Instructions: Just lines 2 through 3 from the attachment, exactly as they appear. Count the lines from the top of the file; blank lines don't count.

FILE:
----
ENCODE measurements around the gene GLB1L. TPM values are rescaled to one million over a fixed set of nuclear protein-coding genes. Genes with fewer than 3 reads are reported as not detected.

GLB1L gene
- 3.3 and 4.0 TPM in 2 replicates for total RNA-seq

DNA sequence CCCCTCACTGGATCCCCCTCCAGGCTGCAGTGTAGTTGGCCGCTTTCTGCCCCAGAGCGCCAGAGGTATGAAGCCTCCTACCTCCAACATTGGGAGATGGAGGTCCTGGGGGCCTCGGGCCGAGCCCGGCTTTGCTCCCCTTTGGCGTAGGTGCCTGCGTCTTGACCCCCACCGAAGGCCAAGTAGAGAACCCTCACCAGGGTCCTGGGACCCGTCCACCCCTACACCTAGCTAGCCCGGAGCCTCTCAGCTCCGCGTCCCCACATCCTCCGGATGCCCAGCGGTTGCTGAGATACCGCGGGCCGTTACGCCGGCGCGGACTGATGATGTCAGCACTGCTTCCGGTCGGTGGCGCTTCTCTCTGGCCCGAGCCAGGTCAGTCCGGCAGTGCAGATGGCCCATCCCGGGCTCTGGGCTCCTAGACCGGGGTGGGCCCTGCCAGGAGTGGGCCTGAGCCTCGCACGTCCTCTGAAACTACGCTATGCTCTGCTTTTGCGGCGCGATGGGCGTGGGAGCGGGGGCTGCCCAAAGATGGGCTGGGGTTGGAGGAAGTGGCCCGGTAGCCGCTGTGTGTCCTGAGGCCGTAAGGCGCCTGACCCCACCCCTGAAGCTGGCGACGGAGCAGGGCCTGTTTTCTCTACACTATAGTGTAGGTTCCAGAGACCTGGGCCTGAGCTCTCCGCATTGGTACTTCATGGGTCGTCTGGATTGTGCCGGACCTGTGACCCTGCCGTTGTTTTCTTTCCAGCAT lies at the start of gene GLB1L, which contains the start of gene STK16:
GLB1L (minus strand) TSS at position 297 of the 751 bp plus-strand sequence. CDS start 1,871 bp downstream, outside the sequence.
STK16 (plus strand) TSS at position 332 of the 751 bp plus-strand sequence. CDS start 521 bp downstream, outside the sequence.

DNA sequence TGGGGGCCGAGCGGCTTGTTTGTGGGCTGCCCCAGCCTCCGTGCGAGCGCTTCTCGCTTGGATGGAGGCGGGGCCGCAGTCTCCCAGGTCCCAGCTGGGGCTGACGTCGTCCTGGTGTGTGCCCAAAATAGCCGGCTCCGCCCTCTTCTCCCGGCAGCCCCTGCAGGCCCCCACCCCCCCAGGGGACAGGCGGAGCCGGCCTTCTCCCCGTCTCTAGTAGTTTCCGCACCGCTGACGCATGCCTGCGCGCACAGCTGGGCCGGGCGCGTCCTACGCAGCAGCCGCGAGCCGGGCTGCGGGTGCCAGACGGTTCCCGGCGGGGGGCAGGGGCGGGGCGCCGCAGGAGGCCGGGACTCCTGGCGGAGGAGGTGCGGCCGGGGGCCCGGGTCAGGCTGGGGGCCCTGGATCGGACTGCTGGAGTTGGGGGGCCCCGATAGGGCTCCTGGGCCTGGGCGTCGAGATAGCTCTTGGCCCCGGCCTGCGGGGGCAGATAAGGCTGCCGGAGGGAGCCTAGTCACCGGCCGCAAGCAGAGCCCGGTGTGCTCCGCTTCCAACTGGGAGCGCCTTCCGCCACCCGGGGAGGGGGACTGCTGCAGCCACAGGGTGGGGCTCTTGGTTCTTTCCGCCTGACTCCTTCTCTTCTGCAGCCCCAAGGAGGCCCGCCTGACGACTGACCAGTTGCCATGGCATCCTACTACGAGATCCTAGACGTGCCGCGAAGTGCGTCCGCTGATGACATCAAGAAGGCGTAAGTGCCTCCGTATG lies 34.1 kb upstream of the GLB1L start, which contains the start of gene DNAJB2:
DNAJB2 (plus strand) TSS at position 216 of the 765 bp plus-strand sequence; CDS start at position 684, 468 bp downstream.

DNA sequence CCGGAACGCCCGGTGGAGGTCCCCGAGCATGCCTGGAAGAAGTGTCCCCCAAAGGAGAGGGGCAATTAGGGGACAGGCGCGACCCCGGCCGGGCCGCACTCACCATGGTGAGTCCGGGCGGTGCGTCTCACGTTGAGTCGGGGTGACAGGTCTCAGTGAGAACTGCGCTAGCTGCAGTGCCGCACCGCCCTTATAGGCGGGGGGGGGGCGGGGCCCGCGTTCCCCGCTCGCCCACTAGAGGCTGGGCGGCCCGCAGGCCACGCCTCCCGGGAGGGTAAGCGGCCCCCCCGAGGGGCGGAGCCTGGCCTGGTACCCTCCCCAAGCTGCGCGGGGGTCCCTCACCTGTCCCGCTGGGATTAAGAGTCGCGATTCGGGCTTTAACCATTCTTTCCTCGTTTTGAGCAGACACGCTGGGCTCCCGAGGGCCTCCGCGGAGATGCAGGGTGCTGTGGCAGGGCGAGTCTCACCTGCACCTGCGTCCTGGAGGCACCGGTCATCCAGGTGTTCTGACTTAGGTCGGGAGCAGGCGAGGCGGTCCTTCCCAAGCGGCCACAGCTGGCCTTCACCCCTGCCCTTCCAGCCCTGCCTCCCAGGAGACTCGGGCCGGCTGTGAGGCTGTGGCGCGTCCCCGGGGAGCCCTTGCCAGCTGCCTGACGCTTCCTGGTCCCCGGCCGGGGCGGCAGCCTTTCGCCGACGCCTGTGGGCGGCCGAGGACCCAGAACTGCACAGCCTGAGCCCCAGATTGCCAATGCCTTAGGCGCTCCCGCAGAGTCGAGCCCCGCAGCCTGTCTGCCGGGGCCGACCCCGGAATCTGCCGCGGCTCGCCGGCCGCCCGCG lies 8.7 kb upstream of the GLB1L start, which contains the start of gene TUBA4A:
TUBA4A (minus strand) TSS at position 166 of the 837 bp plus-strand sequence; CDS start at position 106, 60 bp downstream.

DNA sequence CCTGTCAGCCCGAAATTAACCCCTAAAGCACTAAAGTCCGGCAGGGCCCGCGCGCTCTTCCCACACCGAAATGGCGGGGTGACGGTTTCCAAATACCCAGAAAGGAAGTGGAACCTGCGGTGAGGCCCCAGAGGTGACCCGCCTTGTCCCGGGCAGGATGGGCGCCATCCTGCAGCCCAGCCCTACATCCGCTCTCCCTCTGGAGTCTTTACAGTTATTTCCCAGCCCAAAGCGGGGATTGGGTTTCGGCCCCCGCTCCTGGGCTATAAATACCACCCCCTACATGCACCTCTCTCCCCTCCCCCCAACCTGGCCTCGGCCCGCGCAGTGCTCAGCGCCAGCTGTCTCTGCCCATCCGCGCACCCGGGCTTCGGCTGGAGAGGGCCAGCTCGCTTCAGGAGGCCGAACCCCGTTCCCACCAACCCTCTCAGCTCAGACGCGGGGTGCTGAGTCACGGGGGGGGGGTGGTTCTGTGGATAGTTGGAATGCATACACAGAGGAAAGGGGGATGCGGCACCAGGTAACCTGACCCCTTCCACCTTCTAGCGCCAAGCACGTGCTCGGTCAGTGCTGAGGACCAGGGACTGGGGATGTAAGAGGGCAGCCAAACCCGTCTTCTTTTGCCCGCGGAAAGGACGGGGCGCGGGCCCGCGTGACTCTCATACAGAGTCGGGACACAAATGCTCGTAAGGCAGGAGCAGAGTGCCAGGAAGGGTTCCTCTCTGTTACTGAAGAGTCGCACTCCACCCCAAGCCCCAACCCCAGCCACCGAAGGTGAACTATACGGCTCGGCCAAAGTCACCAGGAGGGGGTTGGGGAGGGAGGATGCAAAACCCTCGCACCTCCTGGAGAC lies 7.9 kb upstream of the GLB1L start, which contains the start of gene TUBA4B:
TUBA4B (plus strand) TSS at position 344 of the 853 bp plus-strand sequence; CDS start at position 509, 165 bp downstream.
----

GLB1L gene
- 3.3 and 4.0 TPM in 2 replicates for total RNA-seq